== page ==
Dhamra LNG: Why're IOC, GAIL hiring capacity from Adani

Petrol

It is a well-researched fact that oil is a curse. All over the world in every country where oil is found in abundance, scholars have shown that it has turned into a curse. India is no exception, despite not being an oil-rich country. So, any transaction involving a government agency and a private company in the petroleum sector will naturally come under suspicion. 

Given this reality, it is surprising that two leading public sector companies, Indian Oil Corporation (IOC) and Gas Authority of India Limited (GAIL) have entered into a contract involving a huge commitment, with questionable economics and doubtful strategic importance, with a private company. 

IOC and GAIL have signed a long-term ‘take or pay’ contract with an Adani Group company. It is to hire capacity in a 5 million-ton Liquefied Natural Gas (LNG) import terminal involving regasification facilities at Dhamra in Odisha. Recently, this deal was questioned by Trinamool Congress MP Mahua Moitra in Parliament. 

The MP’s main objection was that the contract, worth a huge Rs 46,500 crore, was signed without a tender. While she was justified in questioning the contract, she has failed to highlight the real issues. Since owning an import terminal is a monopoly business (in some European countries, such monopolies are regulated), tendering is not possible.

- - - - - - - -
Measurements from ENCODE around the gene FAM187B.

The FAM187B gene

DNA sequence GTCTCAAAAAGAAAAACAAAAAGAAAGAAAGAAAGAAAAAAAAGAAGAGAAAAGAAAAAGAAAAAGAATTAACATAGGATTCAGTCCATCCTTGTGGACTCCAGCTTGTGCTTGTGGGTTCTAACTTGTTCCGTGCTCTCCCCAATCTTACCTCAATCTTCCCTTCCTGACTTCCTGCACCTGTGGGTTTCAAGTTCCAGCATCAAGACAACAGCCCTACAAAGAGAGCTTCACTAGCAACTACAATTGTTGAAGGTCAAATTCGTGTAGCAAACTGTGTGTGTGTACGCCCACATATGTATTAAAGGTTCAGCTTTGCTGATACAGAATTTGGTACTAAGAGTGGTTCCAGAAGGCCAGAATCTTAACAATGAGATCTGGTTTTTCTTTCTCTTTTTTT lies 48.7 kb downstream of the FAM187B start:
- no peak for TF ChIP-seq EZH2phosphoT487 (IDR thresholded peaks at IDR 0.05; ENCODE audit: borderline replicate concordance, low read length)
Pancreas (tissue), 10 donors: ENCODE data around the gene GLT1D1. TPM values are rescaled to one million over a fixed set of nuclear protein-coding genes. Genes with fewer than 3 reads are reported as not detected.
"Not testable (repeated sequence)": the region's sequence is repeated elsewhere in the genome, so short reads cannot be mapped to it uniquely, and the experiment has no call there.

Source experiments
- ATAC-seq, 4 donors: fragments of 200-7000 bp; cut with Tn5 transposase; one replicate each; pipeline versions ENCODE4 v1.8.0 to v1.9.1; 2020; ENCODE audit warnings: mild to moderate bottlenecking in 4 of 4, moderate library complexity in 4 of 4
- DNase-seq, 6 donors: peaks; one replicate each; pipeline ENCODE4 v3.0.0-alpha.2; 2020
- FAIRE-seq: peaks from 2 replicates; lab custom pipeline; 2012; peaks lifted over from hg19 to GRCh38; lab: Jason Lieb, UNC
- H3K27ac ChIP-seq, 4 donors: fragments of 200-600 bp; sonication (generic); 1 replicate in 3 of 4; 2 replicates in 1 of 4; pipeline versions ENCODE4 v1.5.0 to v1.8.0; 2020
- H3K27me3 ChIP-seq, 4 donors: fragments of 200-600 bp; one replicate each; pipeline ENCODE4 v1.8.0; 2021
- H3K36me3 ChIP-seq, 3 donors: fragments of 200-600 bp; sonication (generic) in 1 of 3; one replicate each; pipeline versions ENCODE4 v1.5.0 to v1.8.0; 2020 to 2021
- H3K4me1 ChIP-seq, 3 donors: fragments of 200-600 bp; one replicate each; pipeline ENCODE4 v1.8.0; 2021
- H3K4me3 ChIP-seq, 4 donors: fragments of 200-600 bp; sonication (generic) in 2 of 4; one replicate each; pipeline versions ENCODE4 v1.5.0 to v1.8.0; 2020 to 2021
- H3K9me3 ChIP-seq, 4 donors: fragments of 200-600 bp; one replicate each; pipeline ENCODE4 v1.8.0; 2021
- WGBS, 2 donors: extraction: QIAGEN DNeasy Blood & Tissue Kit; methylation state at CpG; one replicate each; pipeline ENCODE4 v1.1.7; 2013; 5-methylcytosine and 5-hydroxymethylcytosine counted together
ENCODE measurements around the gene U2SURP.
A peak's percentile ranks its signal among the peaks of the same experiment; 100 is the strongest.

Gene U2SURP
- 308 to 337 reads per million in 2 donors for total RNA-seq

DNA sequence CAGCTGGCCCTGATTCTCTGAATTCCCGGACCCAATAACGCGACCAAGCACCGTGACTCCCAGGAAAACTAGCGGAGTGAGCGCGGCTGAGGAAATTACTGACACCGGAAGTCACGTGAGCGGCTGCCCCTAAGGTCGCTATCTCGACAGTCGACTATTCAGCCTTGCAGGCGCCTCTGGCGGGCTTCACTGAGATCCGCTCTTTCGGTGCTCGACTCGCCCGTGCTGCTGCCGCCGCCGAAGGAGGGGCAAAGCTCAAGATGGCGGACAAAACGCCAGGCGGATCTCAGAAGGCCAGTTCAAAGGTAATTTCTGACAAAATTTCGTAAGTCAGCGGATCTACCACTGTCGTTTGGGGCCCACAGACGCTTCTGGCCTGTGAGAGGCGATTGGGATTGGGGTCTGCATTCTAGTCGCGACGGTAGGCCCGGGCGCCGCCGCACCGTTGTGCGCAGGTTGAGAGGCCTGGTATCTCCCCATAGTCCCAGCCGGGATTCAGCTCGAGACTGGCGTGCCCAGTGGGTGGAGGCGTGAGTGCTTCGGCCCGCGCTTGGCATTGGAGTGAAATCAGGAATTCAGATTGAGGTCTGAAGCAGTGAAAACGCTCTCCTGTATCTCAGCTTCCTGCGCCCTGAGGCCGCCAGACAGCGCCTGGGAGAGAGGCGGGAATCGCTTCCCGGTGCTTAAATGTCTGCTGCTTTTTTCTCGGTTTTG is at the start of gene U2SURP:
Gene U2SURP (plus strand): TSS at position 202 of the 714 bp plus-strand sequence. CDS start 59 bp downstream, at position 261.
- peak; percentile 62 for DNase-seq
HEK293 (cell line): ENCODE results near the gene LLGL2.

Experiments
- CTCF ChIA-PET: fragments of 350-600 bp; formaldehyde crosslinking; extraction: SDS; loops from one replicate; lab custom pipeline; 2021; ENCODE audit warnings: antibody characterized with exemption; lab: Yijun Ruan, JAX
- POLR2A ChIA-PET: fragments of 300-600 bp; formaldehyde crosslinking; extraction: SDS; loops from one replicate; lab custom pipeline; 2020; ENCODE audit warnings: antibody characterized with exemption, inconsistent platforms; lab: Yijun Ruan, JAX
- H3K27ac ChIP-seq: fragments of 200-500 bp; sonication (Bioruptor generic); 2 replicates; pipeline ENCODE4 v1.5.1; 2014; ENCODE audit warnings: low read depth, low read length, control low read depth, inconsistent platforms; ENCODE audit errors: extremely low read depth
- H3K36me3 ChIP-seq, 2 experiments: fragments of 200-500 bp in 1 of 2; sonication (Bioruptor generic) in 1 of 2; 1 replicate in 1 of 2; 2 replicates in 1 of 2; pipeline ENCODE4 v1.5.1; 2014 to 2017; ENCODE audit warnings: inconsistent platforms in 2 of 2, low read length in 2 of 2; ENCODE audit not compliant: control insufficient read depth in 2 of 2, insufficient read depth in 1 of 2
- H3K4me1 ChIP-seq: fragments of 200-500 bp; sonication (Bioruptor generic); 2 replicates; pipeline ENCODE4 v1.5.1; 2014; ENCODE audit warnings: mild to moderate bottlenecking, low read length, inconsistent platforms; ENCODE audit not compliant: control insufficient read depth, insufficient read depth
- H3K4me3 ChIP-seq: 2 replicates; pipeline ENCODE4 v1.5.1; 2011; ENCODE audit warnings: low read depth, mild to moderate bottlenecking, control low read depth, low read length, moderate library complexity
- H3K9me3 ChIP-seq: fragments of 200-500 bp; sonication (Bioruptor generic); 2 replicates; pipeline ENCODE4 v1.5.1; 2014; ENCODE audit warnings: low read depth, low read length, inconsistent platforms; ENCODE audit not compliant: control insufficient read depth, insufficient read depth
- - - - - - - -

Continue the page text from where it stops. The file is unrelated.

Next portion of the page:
Still, there are several troubling issues concerning this contract. According to Petroleum Minister Dharmendra Pradhan, India wants to increase the share of natural gas in meeting India’s energy needs to 15% by 2030. Currently, it is at 6.3%. According to Pradhan, gas consumption has to go from 60 billion cubic meters (bcm) to 215 bcm in 2030 to reach this target. This can be met mostly by increasing gas imports in the form of LNG, and thus there will be a greater need to increase LNG import capacity from the current 41.5 million tons. 

It is this consideration that drove IOC and GAIL to have a non-binding agreement to take 50% interest in Adani’s project at Dhamra in 2016. However, the companies decided not to invest in the Rs 5,600 crore project, which would have entailed considerably less money than the commitment they have taken on by signing a ‘take or pay’ contract. The reason given for this was that they could not agree on the valuation. Then, how could Total, which is new to gas business in India, do so and invest in the project? This raises doubts over the real reason for their dropping out of the project. 

Minister Pradhan also agreed that the initial payment of Rs 60.18 per million BTU (mmbtu) to Adani is 5% higher than what they are paying for other terminals. He justified it by saying that these fees are inclusive of port charges, terminal charges, etc. In companion, the international prevailing charges for re-gasification is only $0.45 mmbtu (Rs 32 per mmbtu). This is 50% less than the contract fee of Rs 60.19. Why did IOC and GAIL agree to such a high fee?